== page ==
While at breakfast last week when covering the 46th Annual Pillsbury Bake-Off, I shared a table with two of the 100 contestants, both from the East Coast.
Our table talk quickly turned to the news of the day, in both of their hometowns, neither with happy recent industry reports.
Lynn Connors, who hails from Thorton, Pa., and was competing with her recipe for Whole Wheat Quinoa Pancakes, lives just outside of Philadelphia. She grew-up with the wonderful aroma of the baking scent from the community's landmark business Nabisco, which originated as National Biscuit Company headquartered in New Jersey.
Today, Nabisco is a subsidiary of Illinois-based Mondelēz International. Locally, Nabisco's plant on Chicago's southwest side, a 1,800,000-square-foot production facility at 7300 S. Kedzie Avenue, is billed as ranking as the largest bakery in the world, employing more than 1,500 workers and turning out some 320 million pounds of snack foods annually. Nabisco opened corporate offices in what was also hailed as "the world's first skyscraper," the Home Insurance Building in the Chicago Loop, in 1898.
Unfortunately, earlier this month, this Nabisco plant, which most recently also shared the Kraft Foods Company name for production, announced plans to close the already diminished operations. The shut-down is a result of plans to move all of the production to Mexico and elimination of more than 300 U.S. jobs. One union worker, who has worked at the operation for more than 30 years, told a newscaster at the CBS TV affiliate in Philadelphia: "There's not a Fig Newton made in the U.S. today. They're all made in Mexico." He said in recent years, only four of the eight large ovens have been fired up for factory baking.
Across this same breakfast table, Bake-Off Finalist Victoria Potts, of Hershey, Pa., who competed with her Chorizo Party Appetizers, had much of the same to report about the iconic chocolate and candy production from Hershey's.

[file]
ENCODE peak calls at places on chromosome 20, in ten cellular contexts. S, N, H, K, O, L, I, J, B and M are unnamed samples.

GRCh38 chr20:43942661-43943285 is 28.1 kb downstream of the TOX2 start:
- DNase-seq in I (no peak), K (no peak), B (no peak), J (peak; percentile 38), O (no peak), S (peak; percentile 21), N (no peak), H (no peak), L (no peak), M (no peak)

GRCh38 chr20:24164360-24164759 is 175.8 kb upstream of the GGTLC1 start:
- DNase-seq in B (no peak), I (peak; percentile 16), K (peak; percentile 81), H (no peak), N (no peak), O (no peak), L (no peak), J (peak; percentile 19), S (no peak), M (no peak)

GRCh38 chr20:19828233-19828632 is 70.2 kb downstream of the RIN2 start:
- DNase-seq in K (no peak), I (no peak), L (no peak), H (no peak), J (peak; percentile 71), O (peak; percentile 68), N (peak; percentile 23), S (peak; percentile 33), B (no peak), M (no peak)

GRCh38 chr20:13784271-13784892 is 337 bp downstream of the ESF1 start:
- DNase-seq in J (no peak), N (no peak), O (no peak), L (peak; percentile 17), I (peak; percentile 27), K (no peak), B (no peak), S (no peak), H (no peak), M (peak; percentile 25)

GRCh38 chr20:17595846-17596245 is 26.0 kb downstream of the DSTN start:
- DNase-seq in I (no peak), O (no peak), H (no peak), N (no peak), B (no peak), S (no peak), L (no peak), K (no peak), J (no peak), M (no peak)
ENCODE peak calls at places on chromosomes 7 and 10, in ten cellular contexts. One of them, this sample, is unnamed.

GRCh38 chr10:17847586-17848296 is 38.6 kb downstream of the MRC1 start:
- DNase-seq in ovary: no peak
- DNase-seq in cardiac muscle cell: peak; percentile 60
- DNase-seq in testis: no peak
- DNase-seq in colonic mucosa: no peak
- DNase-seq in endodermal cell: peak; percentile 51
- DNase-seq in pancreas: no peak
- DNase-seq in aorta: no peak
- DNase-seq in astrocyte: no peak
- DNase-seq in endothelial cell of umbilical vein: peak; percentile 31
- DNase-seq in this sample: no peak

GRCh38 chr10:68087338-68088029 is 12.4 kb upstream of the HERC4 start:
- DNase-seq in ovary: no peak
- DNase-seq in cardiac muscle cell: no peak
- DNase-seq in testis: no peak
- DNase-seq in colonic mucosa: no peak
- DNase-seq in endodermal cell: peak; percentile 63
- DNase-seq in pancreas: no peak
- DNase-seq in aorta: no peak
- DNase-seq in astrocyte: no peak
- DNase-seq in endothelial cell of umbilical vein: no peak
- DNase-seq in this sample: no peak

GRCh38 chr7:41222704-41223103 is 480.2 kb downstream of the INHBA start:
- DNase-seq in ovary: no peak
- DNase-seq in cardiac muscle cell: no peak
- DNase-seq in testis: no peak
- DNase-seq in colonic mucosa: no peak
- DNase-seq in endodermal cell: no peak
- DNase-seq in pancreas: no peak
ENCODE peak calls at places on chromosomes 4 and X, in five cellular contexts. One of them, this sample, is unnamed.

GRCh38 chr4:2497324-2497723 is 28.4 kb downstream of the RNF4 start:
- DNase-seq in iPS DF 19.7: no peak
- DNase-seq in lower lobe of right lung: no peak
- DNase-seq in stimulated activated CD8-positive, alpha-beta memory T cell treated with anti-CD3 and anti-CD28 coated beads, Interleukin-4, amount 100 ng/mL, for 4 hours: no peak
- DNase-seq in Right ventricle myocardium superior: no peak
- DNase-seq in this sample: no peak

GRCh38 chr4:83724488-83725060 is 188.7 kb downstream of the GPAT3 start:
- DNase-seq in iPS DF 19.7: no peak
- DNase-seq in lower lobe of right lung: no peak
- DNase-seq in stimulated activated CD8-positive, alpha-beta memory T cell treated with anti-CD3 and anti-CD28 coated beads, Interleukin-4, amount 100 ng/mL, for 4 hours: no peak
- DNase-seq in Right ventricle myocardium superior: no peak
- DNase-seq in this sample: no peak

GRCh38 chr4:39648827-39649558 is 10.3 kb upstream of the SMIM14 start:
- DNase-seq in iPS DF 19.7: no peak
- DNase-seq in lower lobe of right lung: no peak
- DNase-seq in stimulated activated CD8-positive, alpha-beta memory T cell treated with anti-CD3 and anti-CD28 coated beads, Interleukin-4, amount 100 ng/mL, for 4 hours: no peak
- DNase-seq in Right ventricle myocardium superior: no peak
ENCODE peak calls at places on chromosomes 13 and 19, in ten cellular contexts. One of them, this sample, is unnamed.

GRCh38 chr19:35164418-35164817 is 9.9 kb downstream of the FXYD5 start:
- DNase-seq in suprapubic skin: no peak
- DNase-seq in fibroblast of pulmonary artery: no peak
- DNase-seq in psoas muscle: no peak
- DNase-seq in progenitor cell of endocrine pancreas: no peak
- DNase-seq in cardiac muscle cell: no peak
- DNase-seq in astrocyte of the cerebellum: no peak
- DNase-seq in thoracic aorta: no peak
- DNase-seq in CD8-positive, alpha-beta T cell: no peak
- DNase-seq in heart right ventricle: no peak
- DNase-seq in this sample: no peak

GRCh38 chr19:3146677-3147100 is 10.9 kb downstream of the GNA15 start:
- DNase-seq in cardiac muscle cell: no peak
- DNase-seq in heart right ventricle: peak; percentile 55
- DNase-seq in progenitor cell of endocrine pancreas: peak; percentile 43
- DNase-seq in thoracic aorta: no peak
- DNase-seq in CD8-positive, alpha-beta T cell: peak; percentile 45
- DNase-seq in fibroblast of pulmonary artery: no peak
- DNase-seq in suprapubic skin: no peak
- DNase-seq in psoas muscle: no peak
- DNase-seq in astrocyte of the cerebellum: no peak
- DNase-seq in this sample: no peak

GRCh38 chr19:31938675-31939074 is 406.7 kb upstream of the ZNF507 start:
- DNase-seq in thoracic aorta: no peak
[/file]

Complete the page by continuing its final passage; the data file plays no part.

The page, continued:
When I commented about the famed "Hershey's Chocolate Kiss-Shaped Street Lamps" lining the streets of Hershey, Pa., I was told that much of the main factory and plant operations have been closed or shuttered, with more and more of the candy making and jobs moving to Mexico. I was told one condition agreed upon by the community elected officials and company's business leaders is that the iconic original Hershey's plant on East Chocolate Avenue in the center of Hershey, which closed last year and sold for $50 million in favor of a new space, must keep the landmark smokestacks and even the Hershey Cocoa bushes planted out front. A new Hershey's production facility two miles away is capable of churning out 70 million Hershey's Kisses per day. In recent years, media reports reveal Hershey's shifted production to Mexico for global restructuring and the elimination about 1,500 jobs, including about 800 in Pennsylvania.
Founder Milton S. Hershey was well past age 40, and had already been experimenting for several years, before hitting upon his formula to manufacture milk-chocolate bars affordable for the masses.